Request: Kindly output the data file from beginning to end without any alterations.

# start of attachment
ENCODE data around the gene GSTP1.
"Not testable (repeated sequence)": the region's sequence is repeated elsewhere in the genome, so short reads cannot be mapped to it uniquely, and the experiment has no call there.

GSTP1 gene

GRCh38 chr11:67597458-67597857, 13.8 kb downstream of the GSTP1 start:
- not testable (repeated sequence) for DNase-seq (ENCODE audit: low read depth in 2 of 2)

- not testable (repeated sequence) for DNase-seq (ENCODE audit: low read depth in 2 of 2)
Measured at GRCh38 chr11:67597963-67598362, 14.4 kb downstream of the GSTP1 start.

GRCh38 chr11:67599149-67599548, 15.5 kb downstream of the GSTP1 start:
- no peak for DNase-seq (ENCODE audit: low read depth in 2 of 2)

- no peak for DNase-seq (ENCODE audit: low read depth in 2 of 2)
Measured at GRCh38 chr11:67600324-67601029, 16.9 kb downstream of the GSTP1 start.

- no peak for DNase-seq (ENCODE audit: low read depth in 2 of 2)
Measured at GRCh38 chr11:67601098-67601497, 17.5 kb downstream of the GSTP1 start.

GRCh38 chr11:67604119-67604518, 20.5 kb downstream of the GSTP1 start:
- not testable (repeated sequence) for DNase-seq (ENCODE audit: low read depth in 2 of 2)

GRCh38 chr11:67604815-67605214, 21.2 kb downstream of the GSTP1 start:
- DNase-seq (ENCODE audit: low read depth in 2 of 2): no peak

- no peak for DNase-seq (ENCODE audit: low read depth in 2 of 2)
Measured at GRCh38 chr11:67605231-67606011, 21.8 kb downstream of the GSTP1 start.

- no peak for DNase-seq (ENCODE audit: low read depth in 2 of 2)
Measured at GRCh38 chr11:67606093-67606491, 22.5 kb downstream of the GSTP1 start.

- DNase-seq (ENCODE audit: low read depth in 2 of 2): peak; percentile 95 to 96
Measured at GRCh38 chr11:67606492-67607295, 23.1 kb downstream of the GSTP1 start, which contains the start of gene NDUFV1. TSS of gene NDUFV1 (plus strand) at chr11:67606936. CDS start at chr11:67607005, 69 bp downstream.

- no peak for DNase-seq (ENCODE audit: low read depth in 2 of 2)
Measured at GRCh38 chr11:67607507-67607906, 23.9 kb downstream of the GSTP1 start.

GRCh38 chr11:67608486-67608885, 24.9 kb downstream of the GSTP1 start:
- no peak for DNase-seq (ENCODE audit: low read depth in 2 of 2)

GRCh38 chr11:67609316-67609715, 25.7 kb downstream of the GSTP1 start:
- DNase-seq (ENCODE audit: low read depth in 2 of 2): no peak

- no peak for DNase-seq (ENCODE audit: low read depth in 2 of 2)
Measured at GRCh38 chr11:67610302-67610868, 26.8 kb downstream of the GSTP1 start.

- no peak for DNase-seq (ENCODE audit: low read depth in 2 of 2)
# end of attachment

ENCODE data around the gene GSTP1.
"Not testable (repeated sequence)": the region's sequence is repeated elsewhere in the genome, so short reads cannot be mapped to it uniquely, and the experiment has no call there.

GSTP1 gene

GRCh38 chr11:67597458-67597857, 13.8 kb downstream of the GSTP1 start:
- not testable (repeated sequence) for DNase-seq (ENCODE audit: low read depth in 2 of 2)

- not testable (repeated sequence) for DNase-seq (ENCODE audit: low read depth in 2 of 2)
Measured at GRCh38 chr11:67597963-67598362, 14.4 kb downstream of the GSTP1 start.

GRCh38 chr11:67599149-67599548, 15.5 kb downstream of the GSTP1 start:
- no peak for DNase-seq (ENCODE audit: low read depth in 2 of 2)

- no peak for DNase-seq (ENCODE audit: low read depth in 2 of 2)
Measured at GRCh38 chr11:67600324-67601029, 16.9 kb downstream of the GSTP1 start.

- no peak for DNase-seq (ENCODE audit: low read depth in 2 of 2)
Measured at GRCh38 chr11:67601098-67601497, 17.5 kb downstream of the GSTP1 start.

GRCh38 chr11:67604119-67604518, 20.5 kb downstream of the GSTP1 start:
- not testable (repeated sequence) for DNase-seq (ENCODE audit: low read depth in 2 of 2)

GRCh38 chr11:67604815-67605214, 21.2 kb downstream of the GSTP1 start:
- DNase-seq (ENCODE audit: low read depth in 2 of 2): no peak

- no peak for DNase-seq (ENCODE audit: low read depth in 2 of 2)
Measured at GRCh38 chr11:67605231-67606011, 21.8 kb downstream of the GSTP1 start.

- no peak for DNase-seq (ENCODE audit: low read depth in 2 of 2)
Measured at GRCh38 chr11:67606093-67606491, 22.5 kb downstream of the GSTP1 start.

- DNase-seq (ENCODE audit: low read depth in 2 of 2): peak; percentile 95 to 96
Measured at GRCh38 chr11:67606492-67607295, 23.1 kb downstream of the GSTP1 start, which contains the start of gene NDUFV1. TSS of gene NDUFV1 (plus strand) at chr11:67606936. CDS start at chr11:67607005, 69 bp downstream.

- no peak for DNase-seq (ENCODE audit: low read depth in 2 of 2)
Measured at GRCh38 chr11:67607507-67607906, 23.9 kb downstream of the GSTP1 start.

GRCh38 chr11:67608486-67608885, 24.9 kb downstream of the GSTP1 start:
- no peak for DNase-seq (ENCODE audit: low read depth in 2 of 2)

GRCh38 chr11:67609316-67609715, 25.7 kb downstream of the GSTP1 start:
- DNase-seq (ENCODE audit: low read depth in 2 of 2): no peak

- no peak for DNase-seq (ENCODE audit: low read depth in 2 of 2)
Measured at GRCh38 chr11:67610302-67610868, 26.8 kb downstream of the GSTP1 start.

- no peak for DNase-seq (ENCODE audit: low read depth in 2 of 2)